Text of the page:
Life is not worth living if one is insufficiently challenged or inspired by it.
My soon-to-be-finished book, Brazil’s Fat Lady Can’t Sing, But She Can Still Do the Bossa Nova, and the stories within it were inspired by several themes in my life, the main one being the dramatic and forever-fluctuating fortunes of Brazil’s operatic Fat Lady, a subject not so normally written about even in the country of my birth.
Innocently enough, this all came about not as a weighty historical tome (which I pray it has not become) but as a series of challenges in the form of freelance articles first published online at an unprepossessing Internet website. Why challenging? Because, as it became apparent, a great deal of my time and effort would be spent on the task of researching, studying, and analyzing the subject beforehand. While this is a regular, everyday part of most professional writing assignments, it proved especially daunting where this topic was concerned, due in large part to its having been written almost exclusively in the United States and not in Brazil, as one might have expected.
Nevertheless, as these pieces began to expand and coalesce into a more or less sequential retelling of the history of opera in Brazil, I decided at that point to push the rough outline along by adding tidbits and side-trips to the other under-explored regions of Brazilian culture, namely those of popular music and the worlds of professional soccer, musical theater, and the once derided Brazilian cinema. But how, one might ask, could these diverse areas have anything to do with the tantalizingly horned grande dame of the operatic stage? After all, in America, at any rate, movies are movies, sporting events are sporting events, and popular- and classical-music programs are, well, popular- and classical-music programs — “and never the twain shall meet.” This has been the time-tested thought pattern for any number of years now.
Yet, as a native-born Brazilian with a healthy curiosity about his origin and roots, and an in-bred concern for these same subjects — tossed in, like so much salad, with recollections of how Carnival, pop music, soccer, and the stage and screen all seemed to blend together into one big kettle of black bean stew — never had I felt that these seemingly independent activities should be divorced from one another, not by any means. This led directly into the other all-embracing theme of my work: the interconnectedness with, and close identification of, individuals and groups with country and subject matter.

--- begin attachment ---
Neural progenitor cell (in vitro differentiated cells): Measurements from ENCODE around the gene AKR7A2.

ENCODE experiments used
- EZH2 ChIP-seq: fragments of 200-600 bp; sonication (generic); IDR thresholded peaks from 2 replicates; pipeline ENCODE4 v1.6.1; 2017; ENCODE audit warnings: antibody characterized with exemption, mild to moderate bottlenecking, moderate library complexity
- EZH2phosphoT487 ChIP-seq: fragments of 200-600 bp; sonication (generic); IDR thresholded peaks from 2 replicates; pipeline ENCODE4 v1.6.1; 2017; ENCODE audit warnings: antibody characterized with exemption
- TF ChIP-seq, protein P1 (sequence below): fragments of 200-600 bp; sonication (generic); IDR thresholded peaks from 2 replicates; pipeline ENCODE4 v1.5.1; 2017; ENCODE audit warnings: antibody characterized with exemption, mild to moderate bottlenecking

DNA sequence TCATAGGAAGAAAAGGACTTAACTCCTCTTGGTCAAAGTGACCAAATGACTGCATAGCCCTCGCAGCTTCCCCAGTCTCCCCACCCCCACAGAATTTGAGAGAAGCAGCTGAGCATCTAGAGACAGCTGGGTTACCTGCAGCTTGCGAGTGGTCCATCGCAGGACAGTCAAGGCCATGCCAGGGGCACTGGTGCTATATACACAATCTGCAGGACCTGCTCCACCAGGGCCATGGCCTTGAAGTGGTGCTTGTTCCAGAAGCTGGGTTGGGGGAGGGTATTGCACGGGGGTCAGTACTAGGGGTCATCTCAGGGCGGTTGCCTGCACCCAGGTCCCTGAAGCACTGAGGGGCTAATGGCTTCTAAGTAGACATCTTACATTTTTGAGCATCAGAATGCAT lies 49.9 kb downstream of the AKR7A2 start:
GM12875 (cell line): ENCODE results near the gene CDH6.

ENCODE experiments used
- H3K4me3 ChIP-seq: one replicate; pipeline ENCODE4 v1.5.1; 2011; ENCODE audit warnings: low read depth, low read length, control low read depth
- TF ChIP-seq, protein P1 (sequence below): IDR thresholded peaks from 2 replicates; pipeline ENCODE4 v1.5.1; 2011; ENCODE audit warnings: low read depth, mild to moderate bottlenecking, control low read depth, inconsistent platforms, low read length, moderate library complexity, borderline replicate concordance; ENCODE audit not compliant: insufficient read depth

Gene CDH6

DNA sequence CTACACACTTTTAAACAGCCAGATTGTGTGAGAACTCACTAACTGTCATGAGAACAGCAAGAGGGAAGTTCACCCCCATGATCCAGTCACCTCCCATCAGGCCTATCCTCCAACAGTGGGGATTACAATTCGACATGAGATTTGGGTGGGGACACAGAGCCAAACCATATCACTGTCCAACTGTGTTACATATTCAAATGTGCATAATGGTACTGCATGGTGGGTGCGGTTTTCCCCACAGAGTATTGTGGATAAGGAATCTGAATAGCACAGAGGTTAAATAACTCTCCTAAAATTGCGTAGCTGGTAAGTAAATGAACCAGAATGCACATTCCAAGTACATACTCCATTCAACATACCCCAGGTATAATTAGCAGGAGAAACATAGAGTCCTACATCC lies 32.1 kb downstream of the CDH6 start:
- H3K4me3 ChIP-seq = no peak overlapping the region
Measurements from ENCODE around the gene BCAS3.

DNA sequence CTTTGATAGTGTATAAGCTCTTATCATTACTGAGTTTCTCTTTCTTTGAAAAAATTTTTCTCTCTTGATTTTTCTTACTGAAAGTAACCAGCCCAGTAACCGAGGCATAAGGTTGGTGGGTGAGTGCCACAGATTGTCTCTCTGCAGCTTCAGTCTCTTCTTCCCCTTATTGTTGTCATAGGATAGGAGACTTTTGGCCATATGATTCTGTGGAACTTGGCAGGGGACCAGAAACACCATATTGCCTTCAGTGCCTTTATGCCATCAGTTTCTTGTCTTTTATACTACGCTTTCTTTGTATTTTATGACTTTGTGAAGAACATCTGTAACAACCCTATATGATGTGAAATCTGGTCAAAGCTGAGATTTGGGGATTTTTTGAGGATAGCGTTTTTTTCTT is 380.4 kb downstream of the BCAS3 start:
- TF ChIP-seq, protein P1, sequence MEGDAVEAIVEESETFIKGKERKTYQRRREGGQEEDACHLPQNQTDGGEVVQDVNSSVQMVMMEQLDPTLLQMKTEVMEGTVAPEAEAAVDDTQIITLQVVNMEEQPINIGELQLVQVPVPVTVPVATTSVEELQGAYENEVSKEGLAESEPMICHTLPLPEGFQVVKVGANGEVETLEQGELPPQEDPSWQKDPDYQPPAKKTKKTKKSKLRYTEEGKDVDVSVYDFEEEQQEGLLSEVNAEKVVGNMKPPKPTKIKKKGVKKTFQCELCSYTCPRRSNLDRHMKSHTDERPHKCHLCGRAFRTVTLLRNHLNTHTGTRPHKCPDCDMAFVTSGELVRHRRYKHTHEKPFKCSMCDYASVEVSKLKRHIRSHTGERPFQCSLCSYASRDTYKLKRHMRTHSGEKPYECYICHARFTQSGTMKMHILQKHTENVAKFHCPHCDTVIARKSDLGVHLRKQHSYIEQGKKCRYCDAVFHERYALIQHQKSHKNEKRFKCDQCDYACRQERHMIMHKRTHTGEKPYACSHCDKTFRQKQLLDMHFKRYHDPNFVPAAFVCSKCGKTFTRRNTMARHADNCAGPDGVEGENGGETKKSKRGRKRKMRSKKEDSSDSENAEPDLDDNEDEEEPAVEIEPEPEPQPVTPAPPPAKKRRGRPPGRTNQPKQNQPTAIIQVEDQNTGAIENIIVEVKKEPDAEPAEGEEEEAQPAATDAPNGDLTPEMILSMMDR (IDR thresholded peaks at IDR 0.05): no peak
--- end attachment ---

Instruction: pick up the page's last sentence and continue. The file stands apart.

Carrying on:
Perhaps the early influence of my father Annibal, who had a vast and nearly encyclopedic knowledge of all these areas, was of primary importance to me in my quest for some illumination through the sometimes-murky cultural waters that Brazil appeared to bask in. Perhaps, too, my own life experiences would lead me to the fundamental conclusion that, in essence, we are dealing with the same, basic ingredient: and that is, popular entertainment.
This is not to say that “popular” entertainment should be equated with “mass” entertainment, although, in theory, there are many overlapping elements common to both terms. In this instance, popular entertainment can come to denote multiple or myriad diversions that are, by their nature, both pleasant and appealing to most sensible human beings, irrespective of class, color, and origin, or their economic station in life.
Staying with this theme, I can remember a time in Brazil’s not-too-distant past when highbrow entertainment would freely associate with its lower-browed brethren, and at any number of public gathering places. Older readers in the U.S. may recall, too, that classical music was referred to at one point as “that longhair stuff,” and by no less an accepted authority than America’s own favorite cartoon character, Bugs Bunny — accepted, that is, until the advent of the swinging sixties and early seventies, when the hippie lifestyle and counterculture movements all but wiped those precious sentiments off the map of our subconscious.
On another, more personal level, nothing could ever wipe from my subconscious the memory of such life-altering events as: